Businesses with a high retention rate are typically more successful, as they aren’t constantly returning to square one of the hiring and training process. While keeping employees on board should be a top priority during “normal” times, it’s especially critical during periods of uncertainty. After all, you shouldn’t have to worry about employee turnover when you’re navigating feast or famine in your business.
But here’s the thing: Saving an unhappy employee is much harder than sustaining team morale and avoiding dissatisfaction in the first place.
In the same way it’s easier (and more cost-effective) to maintain a vehicle than repairing it when it breaks, you should treat your team like a machine that simply needs extra care to remain in tip-top shape. However, instead of oil and coolant, your employees need two things: motivation and conflict resolution.
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No team is perfect. There will always be hiccups and disagreements along the way, but happy employees won’t bristle at a challenge. Instead, they’ll seek solutions that support the greater good and help the company progress toward its goals.
When things get tough, your team must be tougher. If retention has caused headaches in the past or you simply want to become a better leader, these team-building techniques will keep your business and its employees on the right track.
Demonstrate a willingness to invest in your employees.
There are few things more motivating than someone saying, “you’re worth it.” Your employees didn’t join your team because they wanted to take orders and receive a paycheck. Instead, they want to become a part of your movement, your legacy, and your transformation. So invite them into the mix!
Bring your team into future-planning discussions and ask them for input on growth opportunities. Show them you want them to stick around for the long haul! At the same time, if you see room for improvement, consider investing in their continued education. An employee that is engaged, empowered, and committed to learning is well worth the cost of a course here or a workshop there.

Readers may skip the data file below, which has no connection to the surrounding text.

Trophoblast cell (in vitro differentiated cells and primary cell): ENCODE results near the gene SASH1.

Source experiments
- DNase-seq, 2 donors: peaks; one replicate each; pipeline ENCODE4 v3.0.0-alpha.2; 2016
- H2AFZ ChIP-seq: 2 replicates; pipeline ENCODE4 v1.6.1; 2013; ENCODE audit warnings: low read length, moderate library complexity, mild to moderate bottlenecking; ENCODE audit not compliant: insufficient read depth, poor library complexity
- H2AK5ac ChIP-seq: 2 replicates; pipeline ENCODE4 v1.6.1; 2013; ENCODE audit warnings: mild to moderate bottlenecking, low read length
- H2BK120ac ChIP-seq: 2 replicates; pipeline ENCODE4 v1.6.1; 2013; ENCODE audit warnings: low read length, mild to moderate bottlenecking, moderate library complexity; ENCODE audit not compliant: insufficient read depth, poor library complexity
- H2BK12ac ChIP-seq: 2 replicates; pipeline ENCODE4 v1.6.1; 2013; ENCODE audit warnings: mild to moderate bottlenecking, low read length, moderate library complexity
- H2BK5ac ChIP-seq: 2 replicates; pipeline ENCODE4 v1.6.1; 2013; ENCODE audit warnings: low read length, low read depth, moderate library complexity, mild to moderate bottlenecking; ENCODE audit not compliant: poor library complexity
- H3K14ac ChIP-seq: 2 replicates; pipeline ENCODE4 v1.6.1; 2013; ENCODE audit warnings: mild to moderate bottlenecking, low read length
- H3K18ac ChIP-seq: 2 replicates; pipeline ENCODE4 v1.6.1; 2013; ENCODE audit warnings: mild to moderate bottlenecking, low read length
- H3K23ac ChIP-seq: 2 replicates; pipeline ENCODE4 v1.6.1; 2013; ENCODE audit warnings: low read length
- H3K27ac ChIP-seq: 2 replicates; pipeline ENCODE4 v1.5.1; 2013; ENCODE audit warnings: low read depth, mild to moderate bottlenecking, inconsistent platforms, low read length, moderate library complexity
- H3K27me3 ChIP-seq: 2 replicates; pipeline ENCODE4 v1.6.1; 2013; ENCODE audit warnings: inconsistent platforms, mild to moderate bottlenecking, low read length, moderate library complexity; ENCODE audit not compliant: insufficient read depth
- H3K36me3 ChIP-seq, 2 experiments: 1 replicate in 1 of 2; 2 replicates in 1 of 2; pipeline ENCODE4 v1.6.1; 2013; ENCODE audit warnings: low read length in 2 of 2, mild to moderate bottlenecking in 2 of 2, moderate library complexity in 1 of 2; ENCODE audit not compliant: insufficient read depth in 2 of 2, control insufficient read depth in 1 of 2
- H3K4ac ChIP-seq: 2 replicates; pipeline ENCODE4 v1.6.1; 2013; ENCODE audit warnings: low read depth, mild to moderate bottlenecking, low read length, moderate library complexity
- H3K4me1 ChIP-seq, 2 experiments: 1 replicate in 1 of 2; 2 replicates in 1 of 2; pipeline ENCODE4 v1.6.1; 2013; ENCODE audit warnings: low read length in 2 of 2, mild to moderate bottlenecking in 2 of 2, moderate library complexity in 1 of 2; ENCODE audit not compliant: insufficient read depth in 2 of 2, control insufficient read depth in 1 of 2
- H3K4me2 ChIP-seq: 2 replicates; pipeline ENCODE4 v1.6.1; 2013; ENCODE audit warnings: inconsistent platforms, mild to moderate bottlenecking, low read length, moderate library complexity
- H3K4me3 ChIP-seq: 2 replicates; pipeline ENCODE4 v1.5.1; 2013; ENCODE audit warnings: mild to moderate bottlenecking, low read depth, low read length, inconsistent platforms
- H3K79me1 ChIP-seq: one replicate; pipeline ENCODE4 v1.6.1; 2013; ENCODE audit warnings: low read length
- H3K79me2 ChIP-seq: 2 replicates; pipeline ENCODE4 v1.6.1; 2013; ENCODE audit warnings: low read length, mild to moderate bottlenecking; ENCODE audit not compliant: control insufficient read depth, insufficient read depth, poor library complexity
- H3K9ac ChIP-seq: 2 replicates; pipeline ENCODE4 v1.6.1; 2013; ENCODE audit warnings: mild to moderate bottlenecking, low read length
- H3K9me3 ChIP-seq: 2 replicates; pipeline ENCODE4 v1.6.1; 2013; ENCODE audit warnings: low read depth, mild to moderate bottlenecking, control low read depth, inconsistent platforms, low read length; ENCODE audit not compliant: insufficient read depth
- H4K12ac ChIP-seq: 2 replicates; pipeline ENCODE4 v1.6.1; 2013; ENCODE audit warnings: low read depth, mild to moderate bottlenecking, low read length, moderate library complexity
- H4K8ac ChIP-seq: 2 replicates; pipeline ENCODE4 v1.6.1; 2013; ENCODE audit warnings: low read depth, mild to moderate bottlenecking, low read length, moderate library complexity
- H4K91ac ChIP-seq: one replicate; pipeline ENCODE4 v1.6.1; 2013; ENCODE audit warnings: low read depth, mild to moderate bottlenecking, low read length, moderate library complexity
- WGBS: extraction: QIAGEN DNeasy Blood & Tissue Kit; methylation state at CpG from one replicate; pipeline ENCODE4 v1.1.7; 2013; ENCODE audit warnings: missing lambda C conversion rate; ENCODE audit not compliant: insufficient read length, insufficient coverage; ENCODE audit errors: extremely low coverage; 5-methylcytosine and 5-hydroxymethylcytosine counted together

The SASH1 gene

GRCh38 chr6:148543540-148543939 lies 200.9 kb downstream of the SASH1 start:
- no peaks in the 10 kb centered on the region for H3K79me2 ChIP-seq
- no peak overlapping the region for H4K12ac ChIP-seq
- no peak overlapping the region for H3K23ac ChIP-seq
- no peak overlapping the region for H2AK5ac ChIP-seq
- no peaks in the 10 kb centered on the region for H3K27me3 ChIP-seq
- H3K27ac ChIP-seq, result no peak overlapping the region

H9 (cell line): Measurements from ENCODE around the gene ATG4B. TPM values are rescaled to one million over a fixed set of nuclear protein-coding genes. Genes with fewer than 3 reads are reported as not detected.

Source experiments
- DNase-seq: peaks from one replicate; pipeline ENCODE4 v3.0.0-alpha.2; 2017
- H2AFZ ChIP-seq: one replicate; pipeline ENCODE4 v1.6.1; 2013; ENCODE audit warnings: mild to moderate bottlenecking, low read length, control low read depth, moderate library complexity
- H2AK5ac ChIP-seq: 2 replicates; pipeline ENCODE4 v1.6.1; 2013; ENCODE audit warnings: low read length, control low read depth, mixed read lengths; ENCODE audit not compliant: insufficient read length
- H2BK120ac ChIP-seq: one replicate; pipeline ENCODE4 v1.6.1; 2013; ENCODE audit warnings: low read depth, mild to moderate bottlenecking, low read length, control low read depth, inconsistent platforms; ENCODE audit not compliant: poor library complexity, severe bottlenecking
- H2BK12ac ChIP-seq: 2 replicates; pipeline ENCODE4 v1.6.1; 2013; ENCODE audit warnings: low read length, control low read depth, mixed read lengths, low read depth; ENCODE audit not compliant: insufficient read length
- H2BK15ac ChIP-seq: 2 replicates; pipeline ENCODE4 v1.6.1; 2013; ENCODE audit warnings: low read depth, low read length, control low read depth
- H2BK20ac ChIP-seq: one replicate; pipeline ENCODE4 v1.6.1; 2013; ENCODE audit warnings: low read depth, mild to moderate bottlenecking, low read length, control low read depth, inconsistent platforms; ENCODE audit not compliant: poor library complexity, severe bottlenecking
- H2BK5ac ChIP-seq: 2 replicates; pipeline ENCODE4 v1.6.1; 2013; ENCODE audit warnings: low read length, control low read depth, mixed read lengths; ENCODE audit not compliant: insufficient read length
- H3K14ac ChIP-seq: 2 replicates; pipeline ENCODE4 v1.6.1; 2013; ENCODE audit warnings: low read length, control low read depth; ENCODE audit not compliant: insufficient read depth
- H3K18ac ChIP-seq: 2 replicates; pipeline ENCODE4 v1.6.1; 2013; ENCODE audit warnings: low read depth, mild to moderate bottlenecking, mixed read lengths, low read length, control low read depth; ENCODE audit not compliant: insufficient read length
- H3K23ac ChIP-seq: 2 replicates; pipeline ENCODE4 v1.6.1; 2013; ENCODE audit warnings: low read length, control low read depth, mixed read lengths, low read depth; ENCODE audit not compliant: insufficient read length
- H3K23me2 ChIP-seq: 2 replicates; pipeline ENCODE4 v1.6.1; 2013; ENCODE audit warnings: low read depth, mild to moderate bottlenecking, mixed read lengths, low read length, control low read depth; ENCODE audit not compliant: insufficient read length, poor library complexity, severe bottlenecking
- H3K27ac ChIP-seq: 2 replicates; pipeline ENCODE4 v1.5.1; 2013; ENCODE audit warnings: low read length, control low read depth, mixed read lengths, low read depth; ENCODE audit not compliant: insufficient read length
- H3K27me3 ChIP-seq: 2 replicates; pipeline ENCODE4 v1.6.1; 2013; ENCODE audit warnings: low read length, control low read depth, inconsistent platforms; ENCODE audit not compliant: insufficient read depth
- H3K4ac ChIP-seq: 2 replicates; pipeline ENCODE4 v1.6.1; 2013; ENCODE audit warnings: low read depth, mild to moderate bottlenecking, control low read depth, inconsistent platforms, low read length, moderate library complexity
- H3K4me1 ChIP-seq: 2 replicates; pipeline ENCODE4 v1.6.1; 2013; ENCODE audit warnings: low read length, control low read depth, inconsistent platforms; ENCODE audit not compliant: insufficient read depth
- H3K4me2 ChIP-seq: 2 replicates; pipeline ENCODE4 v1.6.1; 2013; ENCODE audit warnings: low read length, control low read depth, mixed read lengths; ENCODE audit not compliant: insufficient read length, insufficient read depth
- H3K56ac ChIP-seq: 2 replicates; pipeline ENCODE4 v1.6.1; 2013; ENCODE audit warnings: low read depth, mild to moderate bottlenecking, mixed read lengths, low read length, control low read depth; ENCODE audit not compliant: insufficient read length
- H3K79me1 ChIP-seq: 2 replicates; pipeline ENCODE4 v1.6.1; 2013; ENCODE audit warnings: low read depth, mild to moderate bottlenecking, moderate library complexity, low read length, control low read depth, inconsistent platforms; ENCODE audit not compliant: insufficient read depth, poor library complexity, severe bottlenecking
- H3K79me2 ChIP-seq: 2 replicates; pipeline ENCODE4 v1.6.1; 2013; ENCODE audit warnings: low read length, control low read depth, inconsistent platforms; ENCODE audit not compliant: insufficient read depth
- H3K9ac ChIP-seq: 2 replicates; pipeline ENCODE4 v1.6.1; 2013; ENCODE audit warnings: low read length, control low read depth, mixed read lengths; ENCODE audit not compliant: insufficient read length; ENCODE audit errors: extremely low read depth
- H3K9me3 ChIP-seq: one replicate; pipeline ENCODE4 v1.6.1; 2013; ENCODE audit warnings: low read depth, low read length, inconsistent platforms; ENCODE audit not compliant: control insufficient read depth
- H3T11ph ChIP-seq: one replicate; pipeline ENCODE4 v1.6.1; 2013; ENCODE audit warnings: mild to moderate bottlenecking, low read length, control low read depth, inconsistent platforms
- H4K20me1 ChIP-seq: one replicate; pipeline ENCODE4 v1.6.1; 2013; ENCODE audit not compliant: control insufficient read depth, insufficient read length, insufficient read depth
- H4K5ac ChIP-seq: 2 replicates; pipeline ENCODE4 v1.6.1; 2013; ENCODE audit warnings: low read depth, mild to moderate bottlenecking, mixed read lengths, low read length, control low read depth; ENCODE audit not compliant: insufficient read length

Learn your employees’ key motivators.
We all find motivation in different ways. Think about your inner circle: You have friends and family members who would do anything for financial gain. Then, there are those who are driven by experiential rewards like a vacation or a special weekend date night. Others need to hear validation from those around them to feel confident and inspired.
The same goes for your team. Get to know your employees and uncover their prime motivational tools. What gets them up in the morning? What puts a smile on their face without hesitation? What fills them with energy and enthusiasm? Once you can answer those questions, start feeding into their motivators. An afternoon off, a gift card, or a handwritten note are all small but impactful gestures that show your employees you care.
Master the art of problem-solving.
When it all boils down, conflict resolution is merely a communication breakdown. Most problems can be linked to misunderstandings, unkind comments, or unspoken thoughts. To overcome (and prevent) such issues, you must build your team on a foundation of respect and transparency.
Otherwise, your employees may hesitate to open up about concerns due to fear of shame or embarrassment. This is especially true if they’re at fault or have an issue with someone higher up in the company.
Rather than point fingers or sweep problems under the rug, the best solution is to face conflicts head-on with an open mind. First, view the issue as a systematic failure rather than any individual or team’s shortcomings. Then, discuss goals to prevent the mistake or misunderstanding from happening again and hold everyone accountable.
Foster a collaborative environment.
A team that works together mitigates conflict and boosts motivation, so leaders should do everything they can to create opportunities for collaboration. When businesses get stuck in siloed departments, your employees can end up feeling lonely and disconnected from the bigger picture.
Inspire camaraderie within your employees by intentionally creating group projects and cultivating teamwork—even if it’s not directly related to serving customers. For example, during COVID, we held a sales boot camp that helped everyone improve their skills. But the best result turned out to be the feeling of community we developed during a tough time!
Every member of your team adds value to your business. Leadership is a matter of appreciating each individual and finding ways to seamlessly blend the many personalities that help you achieve your goals. When you abide by a people-first philosophy, you will find that those people actually want to stick around!